If Jesus ever said to me,
"Go, sell what you own, and give the money to the poor, and you will have treasure in heaven; then come, follow me," would I be able to do it? I wonder if I'm poor enough to say "Yes."

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Tuesday, August 11, 2009

Musings on the Daily Lectionary

These words of Jesus are familiar to many. "Let the little children come to me; do not stop them; for it is to such as these that the kingdom of God belongs. " What these words mean is another issue. What is it about little children that make them especially suited to the kingdom of God?

Some of the more popular answers are probably off the mark. Notions of children as sweet, cute, and innocent are relatively modern ideas, not shared by Jesus' original listeners. If modern, romantic notions of childhood are put aside, what is Jesus saying?

As hard as it may be for us to imagine in our child focused culture, children in Jesus' day had no status. They were virtual non-entities with no say or control over their lives. In essence, they were property that belonged to their fathers. And it's likely that Jesus is not using the image of a child in a positive sense. In fact, had Jesus first come to earth today, he would likely have used a different example, perhaps a homeless person.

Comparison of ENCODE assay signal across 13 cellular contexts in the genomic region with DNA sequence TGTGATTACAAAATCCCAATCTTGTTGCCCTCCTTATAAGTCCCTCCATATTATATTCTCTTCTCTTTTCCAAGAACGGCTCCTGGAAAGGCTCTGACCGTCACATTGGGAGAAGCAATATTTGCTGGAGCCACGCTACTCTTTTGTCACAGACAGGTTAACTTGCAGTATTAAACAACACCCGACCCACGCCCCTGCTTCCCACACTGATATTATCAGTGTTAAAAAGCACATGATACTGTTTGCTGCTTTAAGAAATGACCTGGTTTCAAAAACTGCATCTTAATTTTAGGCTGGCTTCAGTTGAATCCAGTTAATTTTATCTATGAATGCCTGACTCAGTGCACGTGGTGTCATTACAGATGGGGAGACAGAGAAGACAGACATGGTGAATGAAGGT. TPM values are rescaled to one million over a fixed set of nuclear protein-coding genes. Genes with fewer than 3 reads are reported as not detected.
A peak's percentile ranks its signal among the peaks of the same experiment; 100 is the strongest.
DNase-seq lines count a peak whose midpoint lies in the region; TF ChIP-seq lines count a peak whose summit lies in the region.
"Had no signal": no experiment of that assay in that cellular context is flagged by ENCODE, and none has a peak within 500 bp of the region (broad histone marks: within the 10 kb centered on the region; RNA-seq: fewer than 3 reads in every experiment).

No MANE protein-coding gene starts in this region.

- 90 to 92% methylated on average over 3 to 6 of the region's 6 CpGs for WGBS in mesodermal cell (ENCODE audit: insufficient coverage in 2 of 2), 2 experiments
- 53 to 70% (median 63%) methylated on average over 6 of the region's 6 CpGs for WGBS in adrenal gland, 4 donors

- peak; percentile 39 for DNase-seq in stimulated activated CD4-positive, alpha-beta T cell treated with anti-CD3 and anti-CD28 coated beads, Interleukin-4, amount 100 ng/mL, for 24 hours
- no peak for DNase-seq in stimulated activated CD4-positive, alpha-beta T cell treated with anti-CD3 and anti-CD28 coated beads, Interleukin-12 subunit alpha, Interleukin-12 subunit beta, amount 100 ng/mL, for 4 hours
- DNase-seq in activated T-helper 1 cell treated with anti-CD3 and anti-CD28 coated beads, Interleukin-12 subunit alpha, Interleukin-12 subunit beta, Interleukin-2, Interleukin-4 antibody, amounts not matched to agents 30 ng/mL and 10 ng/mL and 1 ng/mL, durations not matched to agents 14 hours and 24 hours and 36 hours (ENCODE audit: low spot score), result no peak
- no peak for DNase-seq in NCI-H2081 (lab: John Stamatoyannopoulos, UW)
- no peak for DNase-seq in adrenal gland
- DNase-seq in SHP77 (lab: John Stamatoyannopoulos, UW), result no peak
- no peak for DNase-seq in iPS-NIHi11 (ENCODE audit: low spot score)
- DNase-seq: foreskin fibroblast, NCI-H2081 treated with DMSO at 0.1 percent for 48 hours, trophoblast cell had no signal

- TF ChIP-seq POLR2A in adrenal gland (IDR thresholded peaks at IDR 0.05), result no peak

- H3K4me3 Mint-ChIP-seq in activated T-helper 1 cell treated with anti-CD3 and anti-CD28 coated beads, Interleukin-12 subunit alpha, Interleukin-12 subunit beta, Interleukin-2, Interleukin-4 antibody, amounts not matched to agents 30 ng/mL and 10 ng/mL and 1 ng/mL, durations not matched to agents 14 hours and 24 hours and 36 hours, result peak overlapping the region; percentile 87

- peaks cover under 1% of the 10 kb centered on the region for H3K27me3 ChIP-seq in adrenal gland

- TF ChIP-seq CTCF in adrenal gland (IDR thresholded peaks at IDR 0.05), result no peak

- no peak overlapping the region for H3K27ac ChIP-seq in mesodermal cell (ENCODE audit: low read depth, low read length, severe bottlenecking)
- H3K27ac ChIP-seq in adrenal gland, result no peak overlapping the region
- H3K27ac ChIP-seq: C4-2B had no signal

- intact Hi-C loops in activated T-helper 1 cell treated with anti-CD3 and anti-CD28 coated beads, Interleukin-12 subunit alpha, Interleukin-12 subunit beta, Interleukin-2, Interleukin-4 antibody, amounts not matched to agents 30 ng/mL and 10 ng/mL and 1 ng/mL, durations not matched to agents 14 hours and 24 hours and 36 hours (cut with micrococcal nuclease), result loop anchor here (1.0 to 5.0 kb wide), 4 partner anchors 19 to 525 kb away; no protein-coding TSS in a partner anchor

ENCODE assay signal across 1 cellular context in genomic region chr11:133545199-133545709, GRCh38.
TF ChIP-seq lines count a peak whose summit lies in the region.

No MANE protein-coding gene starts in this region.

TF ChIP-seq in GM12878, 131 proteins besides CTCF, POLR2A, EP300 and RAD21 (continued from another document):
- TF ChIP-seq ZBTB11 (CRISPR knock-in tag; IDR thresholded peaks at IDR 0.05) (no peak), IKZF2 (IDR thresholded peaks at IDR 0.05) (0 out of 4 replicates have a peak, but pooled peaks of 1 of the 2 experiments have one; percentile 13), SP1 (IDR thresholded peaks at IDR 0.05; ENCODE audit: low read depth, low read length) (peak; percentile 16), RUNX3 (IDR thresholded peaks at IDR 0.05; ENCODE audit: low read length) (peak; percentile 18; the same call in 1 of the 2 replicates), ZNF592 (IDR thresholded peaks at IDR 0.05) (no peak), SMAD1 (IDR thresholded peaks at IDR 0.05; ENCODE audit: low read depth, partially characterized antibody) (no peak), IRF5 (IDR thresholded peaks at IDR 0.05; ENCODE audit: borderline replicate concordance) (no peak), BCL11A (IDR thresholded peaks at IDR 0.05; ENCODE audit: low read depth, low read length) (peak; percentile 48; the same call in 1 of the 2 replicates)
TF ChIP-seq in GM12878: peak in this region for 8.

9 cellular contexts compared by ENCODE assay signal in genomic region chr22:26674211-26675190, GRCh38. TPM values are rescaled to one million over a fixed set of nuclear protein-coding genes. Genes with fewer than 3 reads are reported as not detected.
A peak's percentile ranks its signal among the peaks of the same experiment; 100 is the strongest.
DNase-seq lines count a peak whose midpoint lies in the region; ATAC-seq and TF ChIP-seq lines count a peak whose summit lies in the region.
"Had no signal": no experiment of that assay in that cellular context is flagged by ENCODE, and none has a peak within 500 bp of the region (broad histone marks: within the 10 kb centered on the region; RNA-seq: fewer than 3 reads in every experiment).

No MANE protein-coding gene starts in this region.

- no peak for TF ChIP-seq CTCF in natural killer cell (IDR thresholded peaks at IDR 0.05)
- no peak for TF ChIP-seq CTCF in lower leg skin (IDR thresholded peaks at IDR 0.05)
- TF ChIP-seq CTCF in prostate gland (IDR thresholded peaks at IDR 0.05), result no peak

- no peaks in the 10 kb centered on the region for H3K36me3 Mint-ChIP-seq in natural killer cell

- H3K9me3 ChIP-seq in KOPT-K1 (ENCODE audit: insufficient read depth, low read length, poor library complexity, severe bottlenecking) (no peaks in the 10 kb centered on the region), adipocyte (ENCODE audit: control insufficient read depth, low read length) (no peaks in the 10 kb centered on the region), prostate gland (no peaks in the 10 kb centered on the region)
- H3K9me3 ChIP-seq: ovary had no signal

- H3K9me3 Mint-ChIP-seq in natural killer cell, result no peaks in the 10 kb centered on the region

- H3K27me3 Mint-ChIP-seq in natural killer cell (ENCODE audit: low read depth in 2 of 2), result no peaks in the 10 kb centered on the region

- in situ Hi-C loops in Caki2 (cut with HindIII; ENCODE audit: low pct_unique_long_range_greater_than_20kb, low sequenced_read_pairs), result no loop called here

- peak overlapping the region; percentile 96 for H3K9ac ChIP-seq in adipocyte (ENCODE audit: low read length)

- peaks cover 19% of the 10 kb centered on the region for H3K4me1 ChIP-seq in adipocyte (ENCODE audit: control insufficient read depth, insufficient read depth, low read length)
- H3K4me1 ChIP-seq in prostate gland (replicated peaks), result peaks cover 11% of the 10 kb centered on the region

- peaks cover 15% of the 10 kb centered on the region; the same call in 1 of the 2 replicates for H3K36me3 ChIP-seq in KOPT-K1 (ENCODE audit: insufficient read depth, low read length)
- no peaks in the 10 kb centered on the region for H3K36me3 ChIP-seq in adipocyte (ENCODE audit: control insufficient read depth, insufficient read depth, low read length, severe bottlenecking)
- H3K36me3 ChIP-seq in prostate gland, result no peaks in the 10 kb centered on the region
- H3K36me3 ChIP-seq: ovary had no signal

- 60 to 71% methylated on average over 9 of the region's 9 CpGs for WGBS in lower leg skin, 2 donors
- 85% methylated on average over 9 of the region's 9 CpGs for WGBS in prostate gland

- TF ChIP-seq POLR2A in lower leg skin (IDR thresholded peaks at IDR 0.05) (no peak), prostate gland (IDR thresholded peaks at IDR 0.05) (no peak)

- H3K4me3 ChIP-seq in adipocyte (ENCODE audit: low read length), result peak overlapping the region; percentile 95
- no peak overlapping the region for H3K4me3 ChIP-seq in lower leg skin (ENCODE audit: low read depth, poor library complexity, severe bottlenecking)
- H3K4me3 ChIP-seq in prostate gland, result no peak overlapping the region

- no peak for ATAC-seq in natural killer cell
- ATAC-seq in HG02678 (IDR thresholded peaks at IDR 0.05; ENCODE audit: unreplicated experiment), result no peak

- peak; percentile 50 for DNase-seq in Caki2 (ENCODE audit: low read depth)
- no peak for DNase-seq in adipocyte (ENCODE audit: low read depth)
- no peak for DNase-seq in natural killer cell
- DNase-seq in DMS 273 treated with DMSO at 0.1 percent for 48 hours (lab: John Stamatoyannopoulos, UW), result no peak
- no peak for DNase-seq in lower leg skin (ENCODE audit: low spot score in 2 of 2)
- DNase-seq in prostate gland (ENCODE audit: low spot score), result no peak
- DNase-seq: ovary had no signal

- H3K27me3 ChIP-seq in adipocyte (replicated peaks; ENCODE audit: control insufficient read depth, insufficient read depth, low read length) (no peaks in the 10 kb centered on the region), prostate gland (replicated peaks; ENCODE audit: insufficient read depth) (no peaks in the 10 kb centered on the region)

None of this is all that appealing to me. I want power, at least over my own life. I want to be in control. Yet Jesus says the kingdom belongs to people without power or control. I don't know. I want God's help in my life, but I still want to be in charge.

I wonder what it would look like for me to become more "child like" in the sense Jesus is saying.

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Monday, August 10, 2009

Sunday Sermon - "All God's Children: Invisible Jesus"

Musings on the Daily Lectionary

Today's gospel reading can't be many people's favorite. Jesus says, "If any of you put a stumbling block before one of these little ones who believe in me, it would be better for you if a great millstone were hung around your neck and you were thrown into the sea. If your hand causes you to stumble, cut it off; it is better for you to enter life maimed than to have two hands and to go to hell, to the unquenchable fire."